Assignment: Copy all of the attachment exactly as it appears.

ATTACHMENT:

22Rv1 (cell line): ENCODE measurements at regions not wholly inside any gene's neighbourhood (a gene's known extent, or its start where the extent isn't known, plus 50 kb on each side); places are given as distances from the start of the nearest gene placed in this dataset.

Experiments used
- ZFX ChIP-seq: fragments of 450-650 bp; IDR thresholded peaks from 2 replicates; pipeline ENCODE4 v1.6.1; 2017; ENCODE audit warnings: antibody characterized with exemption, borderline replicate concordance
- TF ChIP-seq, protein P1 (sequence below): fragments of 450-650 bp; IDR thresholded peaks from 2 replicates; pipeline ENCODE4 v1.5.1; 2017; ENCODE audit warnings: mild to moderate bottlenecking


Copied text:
22Rv1 (cell line): ENCODE measurements at regions not wholly inside any gene's neighbourhood (a gene's known extent, or its start where the extent isn't known, plus 50 kb on each side); places are given as distances from the start of the nearest gene placed in this dataset.

Experiments used
- ZFX ChIP-seq: fragments of 450-650 bp; IDR thresholded peaks from 2 replicates; pipeline ENCODE4 v1.6.1; 2017; ENCODE audit warnings: antibody characterized with exemption, borderline replicate concordance
- TF ChIP-seq, protein P1 (sequence below): fragments of 450-650 bp; IDR thresholded peaks from 2 replicates; pipeline ENCODE4 v1.5.1; 2017; ENCODE audit warnings: mild to moderate bottlenecking